"Such entitled self-styled victims whine and demand 'everything for free.' This is the upper limit of their intellectual prowess."
"How do you make such victims realize they are responsible for the choices they are taking, when the core of those choices is the abandonment of all responsibility? You are looking at social engineering par excellence."
"Sooner or later, the arrested-development generations of children become psychologically and spiritually exhausted. They need an infusion of energy. So they look to the dark side. They want perverse stimulation. They want rebellion without a goal. They want destruction. There is no rationale behind any of this, no mind, no coherent thought. There is a protest scheduled? They show up, ready to break something, smash it. All they need is an agent (who is paid for and planted) to throw the first stone."
"Their leaders who magically show up out of nowhere (paid for) take control in meetings and even 'conferences.' These leaders are the hard cases. The arrested-development children are the foot soldiers, the know-nothings, the fodder. They can be sacrificed for the cause. Behind all this is the psychological program that initiated the regression backwards into an infantile state."
"This is the Trojan Horse that has been placed in the middle of the culture. Thomas Jefferson envisioned public education as the means for enlightening young children about what it means to be a citizen in a Republic, because no such experiment in government and freedom had ever been tried before on such a broad scale. Using his model, but reversing the substance of education, elite foundations substituted a teaching program of socialism and collectivism. The next step, which we are witnessing now, involves shrinking that program down to the inculcation of basic victimhood, with bare flickers of ideas and slogans and vapid memes."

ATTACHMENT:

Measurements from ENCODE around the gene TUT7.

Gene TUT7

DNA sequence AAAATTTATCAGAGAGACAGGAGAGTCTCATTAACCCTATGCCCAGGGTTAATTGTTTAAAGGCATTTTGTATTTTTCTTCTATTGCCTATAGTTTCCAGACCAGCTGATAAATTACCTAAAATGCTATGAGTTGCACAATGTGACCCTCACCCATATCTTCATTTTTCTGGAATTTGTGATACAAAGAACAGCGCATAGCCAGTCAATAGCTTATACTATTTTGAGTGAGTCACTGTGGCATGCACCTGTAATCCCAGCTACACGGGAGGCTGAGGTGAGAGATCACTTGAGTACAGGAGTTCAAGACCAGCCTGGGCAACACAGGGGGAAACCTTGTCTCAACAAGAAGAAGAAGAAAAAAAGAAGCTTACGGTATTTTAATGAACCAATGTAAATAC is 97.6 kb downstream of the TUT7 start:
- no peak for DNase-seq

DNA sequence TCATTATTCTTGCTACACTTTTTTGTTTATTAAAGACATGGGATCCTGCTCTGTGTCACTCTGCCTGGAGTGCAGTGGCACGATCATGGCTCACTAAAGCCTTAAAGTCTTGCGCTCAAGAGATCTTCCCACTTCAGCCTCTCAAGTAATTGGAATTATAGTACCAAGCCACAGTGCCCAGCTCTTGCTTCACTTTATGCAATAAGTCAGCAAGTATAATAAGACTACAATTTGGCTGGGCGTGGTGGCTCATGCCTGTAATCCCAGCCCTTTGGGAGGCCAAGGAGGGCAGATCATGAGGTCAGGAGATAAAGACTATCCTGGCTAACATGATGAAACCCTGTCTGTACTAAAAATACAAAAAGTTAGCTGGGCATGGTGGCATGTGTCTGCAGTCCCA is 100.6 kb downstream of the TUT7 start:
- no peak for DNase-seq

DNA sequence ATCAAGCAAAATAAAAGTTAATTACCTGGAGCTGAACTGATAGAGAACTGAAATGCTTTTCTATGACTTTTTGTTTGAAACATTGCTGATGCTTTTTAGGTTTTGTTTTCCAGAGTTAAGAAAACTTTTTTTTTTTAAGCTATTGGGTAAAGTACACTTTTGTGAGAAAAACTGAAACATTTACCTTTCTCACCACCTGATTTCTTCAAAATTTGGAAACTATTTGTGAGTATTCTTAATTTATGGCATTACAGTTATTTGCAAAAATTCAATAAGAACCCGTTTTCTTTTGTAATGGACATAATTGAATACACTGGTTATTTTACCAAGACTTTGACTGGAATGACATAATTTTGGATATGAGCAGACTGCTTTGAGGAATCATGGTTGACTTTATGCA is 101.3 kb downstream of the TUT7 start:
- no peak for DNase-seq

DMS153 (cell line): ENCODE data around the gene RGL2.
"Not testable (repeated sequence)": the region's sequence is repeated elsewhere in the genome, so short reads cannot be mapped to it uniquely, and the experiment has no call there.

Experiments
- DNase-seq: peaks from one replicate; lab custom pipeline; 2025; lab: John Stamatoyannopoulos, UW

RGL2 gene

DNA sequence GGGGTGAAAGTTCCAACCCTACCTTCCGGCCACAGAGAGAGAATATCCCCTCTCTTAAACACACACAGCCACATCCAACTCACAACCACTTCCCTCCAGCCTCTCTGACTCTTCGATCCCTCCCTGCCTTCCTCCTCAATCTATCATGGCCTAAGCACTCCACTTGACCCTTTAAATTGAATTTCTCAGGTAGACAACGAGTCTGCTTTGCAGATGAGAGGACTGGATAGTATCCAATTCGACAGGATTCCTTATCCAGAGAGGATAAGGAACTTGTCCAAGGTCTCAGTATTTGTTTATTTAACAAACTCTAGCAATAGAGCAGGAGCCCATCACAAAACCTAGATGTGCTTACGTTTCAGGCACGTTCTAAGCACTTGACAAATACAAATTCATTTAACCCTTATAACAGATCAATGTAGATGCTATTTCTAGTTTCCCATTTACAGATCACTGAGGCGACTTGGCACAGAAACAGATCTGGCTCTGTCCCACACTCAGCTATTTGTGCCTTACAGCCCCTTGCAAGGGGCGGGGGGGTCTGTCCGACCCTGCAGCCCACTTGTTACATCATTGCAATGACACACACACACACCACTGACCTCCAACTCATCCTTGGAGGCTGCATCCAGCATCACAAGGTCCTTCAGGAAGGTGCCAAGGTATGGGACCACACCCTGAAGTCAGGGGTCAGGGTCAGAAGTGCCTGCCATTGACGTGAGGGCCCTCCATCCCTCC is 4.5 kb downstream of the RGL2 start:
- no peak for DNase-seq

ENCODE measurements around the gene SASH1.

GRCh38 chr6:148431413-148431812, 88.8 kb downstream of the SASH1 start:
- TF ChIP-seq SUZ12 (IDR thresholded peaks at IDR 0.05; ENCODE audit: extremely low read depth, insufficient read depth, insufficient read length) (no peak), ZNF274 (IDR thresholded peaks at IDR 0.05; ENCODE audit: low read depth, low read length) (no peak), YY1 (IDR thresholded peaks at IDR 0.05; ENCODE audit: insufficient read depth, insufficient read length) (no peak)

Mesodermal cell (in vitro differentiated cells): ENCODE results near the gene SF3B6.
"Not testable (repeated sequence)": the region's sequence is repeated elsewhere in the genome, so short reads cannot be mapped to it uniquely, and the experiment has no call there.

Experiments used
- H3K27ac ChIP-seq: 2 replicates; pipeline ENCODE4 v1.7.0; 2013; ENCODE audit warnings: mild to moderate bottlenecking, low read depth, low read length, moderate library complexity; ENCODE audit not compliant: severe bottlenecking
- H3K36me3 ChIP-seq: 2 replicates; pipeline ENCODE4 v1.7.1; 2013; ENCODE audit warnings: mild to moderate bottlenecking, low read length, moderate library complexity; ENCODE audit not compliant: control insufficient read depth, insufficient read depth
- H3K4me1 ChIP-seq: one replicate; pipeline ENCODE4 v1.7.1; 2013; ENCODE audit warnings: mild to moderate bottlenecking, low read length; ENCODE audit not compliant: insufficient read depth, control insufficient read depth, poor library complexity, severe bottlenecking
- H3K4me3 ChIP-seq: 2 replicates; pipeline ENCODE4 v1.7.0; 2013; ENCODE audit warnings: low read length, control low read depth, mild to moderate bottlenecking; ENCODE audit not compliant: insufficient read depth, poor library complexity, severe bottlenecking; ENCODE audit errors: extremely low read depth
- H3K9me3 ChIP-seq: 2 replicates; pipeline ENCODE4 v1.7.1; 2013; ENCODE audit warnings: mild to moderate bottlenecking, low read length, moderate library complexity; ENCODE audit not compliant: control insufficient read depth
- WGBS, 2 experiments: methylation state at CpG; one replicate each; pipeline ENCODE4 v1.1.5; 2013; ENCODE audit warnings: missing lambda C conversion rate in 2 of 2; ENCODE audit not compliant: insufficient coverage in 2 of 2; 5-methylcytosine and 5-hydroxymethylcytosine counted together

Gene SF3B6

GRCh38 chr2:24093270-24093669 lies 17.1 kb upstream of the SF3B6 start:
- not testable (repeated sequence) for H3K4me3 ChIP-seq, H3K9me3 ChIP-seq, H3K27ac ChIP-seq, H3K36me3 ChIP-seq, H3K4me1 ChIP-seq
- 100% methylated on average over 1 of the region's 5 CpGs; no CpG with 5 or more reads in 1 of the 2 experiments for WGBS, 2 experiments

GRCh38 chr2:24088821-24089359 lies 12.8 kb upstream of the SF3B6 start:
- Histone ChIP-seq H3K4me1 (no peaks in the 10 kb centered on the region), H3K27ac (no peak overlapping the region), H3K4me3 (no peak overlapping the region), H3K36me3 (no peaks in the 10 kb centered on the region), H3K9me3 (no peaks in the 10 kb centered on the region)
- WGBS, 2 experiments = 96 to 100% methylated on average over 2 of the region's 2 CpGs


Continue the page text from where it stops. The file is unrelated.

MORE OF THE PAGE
"The teenage-young-adult infant has needs. He will try to destroy what is around him until his needs are satisfied. Satisfied for the moment."
"If the day ever comes when he wants to break out of this endless cycle, he can look at freedom, responsibility, imagination, creative power. He can pull at the tag-end of any of these, and he will eventually arrive at a vast unknown (to him) territory. A new world, a new galaxy. Beyond programming."
Millennials did not elect Trump
By John D. Sutter, CNN
Thursday, November 10, 2016
(CNN) — If millennial voters had their way, Hillary Clinton would be president.
That's a point worth stating plainly since there's so much scapegoating and stereotyping of young voters in this country. This fall, for instance, a Daily Beast writer insisted you could "blame millennials for President Trump" if he were elected.
Well, that's happened. And it's clear you can't.
The data show you should blame older, whiter people.
Yes, young people ages 18 to 29 (along with blacks and Latinos) did underperform for Clinton relative to the rates they voted for Barack Obama. According to early data from CNN exit polls, 54% of voters age 18 to 29 -- the younger millennials -- cast ballots for Clinton, compared to 60% of young people who voted for President Obama in 2012. (It's too early for numbers that include all millennials up to age 35. CNN data, however, show that 50% of people age 30 to 44, which includes older millennials and many nonmillennial voters, selected Clinton; 42% picked Trump.)
And sure, many of them were unhappy with either candidate. According to early data from the Center for Information and Research on Civic Learning and Engagement, a project of Tufts University, an estimated 8% of young voters picked a third-party or write-in candidate.